Prince Thor looked ominous. Agent Barton rolled his eyes.
"Bad guys, Thor, I didn't mean Asgardians in general. Though you gotta admit, the score for Asgardians on Earth is like 5-3 Good-Evil right now. That's not a ratio I particularly love."
"You have not seen us at our best," Prince Thor admitted.
"I can apply logic if I want to," Sir said. "Anyone who's capable of functioning on a basic level has some kind of method. She's here for a reason, possibly to do with Thor, and if Thor's right, she tried to take me out as the one she considers our heavy hitter."
"Which means you might be next, Big Brains," Sergeant Wilson added, indicating Dr. Banner and Dr. Foster.
"Hulk's not rational," Dr. Banner said. "There's an entire half of me she doesn't have to worry about."
"I'm pretty sure nobody on Asgard wants to mess with me after London," Dr. Foster added.
"So, do we wait for her to come to us?" Agent Romanoff asked.
"That makes me pretty uncomfortable," Captain Rogers said. "Is there a way to bait a trap? Do we know what would..." he seemed to be searching for a way to say what he was thinking. "Aside from whatever it is she wants, which we don't know, what would attract her? You?" he asked Prince Thor. "Tony? Is she interested in JARVIS, in seeing what she's done -- "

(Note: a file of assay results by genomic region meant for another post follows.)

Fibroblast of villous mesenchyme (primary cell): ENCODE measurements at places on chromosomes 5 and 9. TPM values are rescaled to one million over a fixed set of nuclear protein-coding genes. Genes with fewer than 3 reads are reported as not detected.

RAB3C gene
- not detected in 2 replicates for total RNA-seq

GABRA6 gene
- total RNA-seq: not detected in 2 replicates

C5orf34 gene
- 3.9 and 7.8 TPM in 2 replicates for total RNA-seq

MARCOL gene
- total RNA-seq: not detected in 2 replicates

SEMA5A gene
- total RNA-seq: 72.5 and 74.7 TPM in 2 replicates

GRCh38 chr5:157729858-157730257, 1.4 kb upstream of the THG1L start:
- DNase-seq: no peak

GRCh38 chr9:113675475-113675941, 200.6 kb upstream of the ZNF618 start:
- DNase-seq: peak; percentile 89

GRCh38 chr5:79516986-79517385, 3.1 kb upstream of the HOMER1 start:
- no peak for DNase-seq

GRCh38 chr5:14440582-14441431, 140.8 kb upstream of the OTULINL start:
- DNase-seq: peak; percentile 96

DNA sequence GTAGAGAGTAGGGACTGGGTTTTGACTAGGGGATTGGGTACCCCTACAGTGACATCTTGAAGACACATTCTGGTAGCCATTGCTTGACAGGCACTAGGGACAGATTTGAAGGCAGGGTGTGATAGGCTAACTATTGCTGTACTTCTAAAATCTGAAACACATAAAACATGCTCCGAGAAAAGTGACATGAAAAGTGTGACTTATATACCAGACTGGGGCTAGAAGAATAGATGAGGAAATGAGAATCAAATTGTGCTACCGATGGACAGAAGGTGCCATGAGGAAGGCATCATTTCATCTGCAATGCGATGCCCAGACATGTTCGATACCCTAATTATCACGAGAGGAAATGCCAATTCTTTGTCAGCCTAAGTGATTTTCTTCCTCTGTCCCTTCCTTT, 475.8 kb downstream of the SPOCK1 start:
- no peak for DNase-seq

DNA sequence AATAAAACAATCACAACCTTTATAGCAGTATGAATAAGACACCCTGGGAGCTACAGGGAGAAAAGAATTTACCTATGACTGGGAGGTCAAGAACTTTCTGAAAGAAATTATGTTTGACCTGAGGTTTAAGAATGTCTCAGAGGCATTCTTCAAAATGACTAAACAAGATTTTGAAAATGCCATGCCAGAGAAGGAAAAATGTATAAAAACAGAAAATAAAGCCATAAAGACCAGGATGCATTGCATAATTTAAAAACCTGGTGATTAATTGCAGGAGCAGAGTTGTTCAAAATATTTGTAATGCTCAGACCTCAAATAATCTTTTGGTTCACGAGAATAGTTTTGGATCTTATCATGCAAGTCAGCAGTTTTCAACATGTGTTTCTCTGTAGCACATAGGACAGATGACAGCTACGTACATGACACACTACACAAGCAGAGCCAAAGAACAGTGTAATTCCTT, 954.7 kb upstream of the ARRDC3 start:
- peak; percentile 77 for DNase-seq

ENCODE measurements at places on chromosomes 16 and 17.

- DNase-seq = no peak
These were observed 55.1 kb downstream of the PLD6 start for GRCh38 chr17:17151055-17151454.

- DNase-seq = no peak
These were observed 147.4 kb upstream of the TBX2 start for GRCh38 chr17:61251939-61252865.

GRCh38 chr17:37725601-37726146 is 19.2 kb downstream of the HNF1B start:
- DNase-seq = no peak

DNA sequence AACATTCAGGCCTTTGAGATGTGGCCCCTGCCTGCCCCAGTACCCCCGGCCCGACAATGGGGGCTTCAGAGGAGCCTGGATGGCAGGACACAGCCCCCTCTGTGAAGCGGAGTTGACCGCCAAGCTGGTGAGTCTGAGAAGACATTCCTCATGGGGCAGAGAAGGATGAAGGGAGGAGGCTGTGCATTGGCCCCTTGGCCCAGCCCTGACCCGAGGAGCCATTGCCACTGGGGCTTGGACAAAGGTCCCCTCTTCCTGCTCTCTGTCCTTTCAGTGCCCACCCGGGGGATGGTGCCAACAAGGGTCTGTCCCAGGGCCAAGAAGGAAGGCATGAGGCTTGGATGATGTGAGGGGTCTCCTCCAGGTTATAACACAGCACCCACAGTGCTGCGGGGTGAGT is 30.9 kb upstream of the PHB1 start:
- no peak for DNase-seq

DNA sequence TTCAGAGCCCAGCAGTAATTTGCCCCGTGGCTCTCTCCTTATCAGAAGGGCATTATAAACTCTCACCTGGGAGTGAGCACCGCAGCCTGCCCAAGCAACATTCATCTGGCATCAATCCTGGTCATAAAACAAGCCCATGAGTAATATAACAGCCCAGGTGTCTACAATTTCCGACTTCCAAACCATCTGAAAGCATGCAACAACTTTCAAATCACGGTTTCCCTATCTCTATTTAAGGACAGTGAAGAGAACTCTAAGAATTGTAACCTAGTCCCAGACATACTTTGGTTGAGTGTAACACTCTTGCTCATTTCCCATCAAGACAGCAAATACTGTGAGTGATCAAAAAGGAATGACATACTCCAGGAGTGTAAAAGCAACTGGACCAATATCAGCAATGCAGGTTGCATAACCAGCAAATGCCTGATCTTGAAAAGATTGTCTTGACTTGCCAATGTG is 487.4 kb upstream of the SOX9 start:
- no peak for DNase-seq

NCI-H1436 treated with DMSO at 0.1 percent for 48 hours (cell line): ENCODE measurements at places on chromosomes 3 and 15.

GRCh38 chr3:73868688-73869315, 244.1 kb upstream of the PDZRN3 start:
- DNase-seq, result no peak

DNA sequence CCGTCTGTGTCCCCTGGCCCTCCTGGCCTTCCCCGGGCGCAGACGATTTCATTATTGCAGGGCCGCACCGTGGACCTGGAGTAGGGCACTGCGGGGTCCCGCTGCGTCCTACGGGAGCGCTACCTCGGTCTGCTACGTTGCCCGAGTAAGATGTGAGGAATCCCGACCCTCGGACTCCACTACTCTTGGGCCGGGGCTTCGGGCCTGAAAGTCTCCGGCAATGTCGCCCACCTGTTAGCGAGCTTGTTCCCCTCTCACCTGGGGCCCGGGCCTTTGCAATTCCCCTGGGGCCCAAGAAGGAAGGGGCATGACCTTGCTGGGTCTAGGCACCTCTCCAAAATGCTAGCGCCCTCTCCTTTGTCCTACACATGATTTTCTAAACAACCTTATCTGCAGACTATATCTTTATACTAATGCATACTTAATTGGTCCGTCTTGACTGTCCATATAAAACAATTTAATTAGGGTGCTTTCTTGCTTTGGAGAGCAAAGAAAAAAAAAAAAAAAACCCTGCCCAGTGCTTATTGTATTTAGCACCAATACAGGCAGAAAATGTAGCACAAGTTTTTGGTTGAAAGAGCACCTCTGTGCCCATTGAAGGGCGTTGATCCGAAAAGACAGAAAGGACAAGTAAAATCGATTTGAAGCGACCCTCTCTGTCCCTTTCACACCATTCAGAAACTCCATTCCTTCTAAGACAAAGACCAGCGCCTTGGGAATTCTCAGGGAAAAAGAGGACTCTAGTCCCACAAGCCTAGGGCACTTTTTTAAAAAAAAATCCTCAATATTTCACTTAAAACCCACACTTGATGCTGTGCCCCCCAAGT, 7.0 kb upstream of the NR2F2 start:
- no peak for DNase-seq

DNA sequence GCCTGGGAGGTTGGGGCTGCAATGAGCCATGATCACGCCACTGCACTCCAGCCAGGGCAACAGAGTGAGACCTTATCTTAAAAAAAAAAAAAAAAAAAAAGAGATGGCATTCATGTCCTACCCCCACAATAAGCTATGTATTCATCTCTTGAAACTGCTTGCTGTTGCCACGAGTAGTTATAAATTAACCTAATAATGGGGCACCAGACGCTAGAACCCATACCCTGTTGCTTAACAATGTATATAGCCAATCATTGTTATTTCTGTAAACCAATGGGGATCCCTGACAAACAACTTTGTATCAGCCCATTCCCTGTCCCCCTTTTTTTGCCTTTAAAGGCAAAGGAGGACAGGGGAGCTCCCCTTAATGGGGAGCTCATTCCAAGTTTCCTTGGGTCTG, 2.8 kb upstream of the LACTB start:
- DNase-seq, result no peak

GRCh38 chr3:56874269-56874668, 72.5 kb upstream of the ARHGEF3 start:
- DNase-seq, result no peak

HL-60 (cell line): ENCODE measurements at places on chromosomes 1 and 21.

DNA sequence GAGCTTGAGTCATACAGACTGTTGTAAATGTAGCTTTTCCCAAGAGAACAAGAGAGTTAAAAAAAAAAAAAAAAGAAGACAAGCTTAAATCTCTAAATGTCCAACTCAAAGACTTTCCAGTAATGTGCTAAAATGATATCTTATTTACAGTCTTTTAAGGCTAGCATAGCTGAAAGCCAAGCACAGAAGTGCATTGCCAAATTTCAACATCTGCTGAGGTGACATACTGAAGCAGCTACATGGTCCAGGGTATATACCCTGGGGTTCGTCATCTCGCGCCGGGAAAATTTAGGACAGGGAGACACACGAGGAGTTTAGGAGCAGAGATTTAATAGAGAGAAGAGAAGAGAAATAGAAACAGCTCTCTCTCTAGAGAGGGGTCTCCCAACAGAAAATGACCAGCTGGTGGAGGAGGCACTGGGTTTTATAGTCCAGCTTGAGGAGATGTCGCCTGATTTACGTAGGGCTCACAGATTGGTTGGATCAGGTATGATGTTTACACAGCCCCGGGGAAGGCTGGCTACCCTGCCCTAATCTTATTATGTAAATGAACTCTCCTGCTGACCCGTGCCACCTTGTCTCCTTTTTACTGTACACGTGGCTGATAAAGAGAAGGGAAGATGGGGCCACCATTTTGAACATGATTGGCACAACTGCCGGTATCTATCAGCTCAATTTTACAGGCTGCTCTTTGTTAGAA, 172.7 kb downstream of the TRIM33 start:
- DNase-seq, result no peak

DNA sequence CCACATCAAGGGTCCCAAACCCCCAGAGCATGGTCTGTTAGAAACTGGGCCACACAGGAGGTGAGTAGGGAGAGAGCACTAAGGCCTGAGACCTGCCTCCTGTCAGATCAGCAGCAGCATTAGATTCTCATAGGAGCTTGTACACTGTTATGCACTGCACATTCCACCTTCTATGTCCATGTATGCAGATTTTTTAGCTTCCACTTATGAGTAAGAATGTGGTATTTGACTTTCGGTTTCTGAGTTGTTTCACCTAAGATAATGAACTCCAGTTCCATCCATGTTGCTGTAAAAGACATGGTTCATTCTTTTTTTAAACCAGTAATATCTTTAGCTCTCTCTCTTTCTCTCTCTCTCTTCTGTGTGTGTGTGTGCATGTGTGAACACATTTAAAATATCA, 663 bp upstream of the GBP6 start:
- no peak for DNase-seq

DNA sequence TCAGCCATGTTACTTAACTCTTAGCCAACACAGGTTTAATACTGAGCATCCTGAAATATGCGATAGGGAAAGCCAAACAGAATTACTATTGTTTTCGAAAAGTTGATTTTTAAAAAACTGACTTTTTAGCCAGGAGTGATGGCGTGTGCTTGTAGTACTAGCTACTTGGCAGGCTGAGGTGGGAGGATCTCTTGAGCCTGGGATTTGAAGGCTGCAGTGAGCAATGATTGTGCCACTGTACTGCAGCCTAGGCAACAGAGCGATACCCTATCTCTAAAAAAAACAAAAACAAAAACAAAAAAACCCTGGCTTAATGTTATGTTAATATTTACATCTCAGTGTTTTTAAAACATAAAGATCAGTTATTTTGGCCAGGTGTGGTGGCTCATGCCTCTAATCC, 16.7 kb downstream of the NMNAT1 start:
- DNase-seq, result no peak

"Absofuckinglutely not," Sir put in. The edge in his voice made everyone turn towards him. "JARVIS isn't bait, end of story."
"Sir -- " JARVIS began.
"No. You've been a human being for a day, your backups are shot, you're not trained for this. And why the hell would she care, anyway?"
"Okay, Tony," Captain Rogers said. "I was brainstorming, that's all."
"Well, brainstorm yourself some other, less stupid idea."
"Sir," JARVIS said, and was momentarily shocked at how sharp his own voice sounded. Sir looked at him, as startled as he was. JARVIS soldiered on. "That will be enough speaking for me, thank you."
Sir blinked. "Excuse me?"
"Thank you for advocating for my safety. Captain Rogers understands. There's no need to beat the dead horse, Sir."